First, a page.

Usually, it’s not recommended to change the team tactical structure as long as it is clicking. But Barcelona is an exception. Barcelona players’ positions and roles not only vary from one game to another, but also within the same game. So they are used to changing positions. Besides, being the team to beat makes your opponent analyse your game thoroughly in an attempt to stop you. The more surprises you have to pull out of your hat the less predictable you will be, and the less containable as well.
Tactical versatility will also help you to overcome the absence of any key player without compromising the quality of the selection. Instead of looking for a substitute to fill a key player’s absence by benchmarking the two players’ attributes, reshape the tactics to perfectly fit the new player’s attributes so that he can contribute with the rest of the selection in producing the same performance quality that matches the general standard.
Even playing one of these two unfamiliar tactics (Sample 1) - (Sample 2), for example, shows that we can walk through 80% of the season games without not only the African players who will serve their nations next January, but even if we also missed Messi, Iniesta, or Xavi (two of them is enough for the midfield) or even Ibra or Henry (Messi can play there). That’s without considering the young players who proved their worth during the preseason , beside any new player that may join, where even though we already spent more than publicly expected , we still need a midfielder. There are less “weird” tactical structures we can apply and it serves that mission as well.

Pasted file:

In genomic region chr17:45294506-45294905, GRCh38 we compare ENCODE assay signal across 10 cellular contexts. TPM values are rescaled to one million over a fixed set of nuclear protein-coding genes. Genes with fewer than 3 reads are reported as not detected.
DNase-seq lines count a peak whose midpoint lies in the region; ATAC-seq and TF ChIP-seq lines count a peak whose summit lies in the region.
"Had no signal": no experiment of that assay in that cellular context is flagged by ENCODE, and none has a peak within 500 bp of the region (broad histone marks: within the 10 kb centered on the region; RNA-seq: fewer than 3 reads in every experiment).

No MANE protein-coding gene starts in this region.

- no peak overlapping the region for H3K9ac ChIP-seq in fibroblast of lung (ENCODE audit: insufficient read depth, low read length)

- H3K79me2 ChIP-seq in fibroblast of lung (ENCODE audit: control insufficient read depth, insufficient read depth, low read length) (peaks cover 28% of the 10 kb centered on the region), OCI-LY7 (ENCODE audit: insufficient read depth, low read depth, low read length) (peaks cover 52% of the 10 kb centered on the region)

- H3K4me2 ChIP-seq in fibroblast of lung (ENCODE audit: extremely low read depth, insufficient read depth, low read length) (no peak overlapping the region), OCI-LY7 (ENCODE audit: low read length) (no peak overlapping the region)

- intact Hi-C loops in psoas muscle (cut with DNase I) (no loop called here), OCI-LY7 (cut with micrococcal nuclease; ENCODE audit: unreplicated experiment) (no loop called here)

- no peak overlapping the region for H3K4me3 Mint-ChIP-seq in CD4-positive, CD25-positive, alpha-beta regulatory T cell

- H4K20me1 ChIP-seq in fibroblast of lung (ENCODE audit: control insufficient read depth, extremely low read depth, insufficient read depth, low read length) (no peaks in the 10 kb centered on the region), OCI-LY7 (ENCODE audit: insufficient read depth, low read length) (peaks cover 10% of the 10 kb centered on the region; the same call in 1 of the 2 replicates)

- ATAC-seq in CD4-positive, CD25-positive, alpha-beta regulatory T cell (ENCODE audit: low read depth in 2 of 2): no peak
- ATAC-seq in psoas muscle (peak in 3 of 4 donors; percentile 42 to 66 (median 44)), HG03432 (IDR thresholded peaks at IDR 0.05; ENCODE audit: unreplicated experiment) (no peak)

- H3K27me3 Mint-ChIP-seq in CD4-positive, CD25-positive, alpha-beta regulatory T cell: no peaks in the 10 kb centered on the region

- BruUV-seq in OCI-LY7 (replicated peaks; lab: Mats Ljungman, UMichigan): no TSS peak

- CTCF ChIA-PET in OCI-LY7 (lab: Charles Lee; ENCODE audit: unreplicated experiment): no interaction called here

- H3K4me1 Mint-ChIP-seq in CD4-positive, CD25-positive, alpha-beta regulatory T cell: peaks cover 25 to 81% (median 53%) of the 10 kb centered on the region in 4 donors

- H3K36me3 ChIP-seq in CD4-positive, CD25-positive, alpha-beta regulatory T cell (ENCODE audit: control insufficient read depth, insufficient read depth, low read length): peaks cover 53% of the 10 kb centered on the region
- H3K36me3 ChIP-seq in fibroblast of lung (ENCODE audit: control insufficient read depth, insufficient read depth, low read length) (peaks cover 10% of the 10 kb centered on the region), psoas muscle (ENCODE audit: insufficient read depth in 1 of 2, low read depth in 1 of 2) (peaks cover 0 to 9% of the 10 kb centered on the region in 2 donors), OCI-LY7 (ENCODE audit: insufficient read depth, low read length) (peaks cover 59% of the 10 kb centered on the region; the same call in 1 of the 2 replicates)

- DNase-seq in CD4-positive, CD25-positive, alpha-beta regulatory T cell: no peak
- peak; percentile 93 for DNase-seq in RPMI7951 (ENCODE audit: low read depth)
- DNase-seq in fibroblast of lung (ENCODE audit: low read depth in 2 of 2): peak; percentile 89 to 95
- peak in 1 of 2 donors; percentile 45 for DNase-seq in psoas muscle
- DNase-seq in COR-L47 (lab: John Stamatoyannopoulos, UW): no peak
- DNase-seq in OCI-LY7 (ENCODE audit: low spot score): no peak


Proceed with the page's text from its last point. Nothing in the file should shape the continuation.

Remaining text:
Noting that I am not predicting what will happen, but more recognizing the potentials we have, to generate creative Ideas and tactics that other clubs may not have the luxury even to consider. Lot of things discussed last summer happened, including the three Central backs structure, moving Messi to act as a modern 10 after buying Alves, using iniesta on the left flank instead of buying expensive untested player, and the need to have a utility player like Keita in the midfield. Other points didn’t happen, like using two holding midfielders in some games where it is needed, and using Yaya in a more advanced position – though recently it seems Pep is started to notice this option may work. Beside, Pep exceeded my expectations when he modified Henry role from a pure wing hugging the line as last season to a second striker roaming on the left and cutting in all the time, creating a lethal offense troika, with Messi and Eto'o.
I leave you with this sample below. It only presents one slice of the options cake taking last season’s most selected players, with only Ibrahimovic present instead of departed Eto’o and only showing “some” of the picks and tricks linking the left flank with the centre. The same approach is expected to take place on the right involving Alves-Messi-Ibrahimovic instead of Henry-Iniesta-Ibrahimovic. While having Yaya or Keita beside Xavi in the centre with Iniesta on the left can deliver different dimensions as well.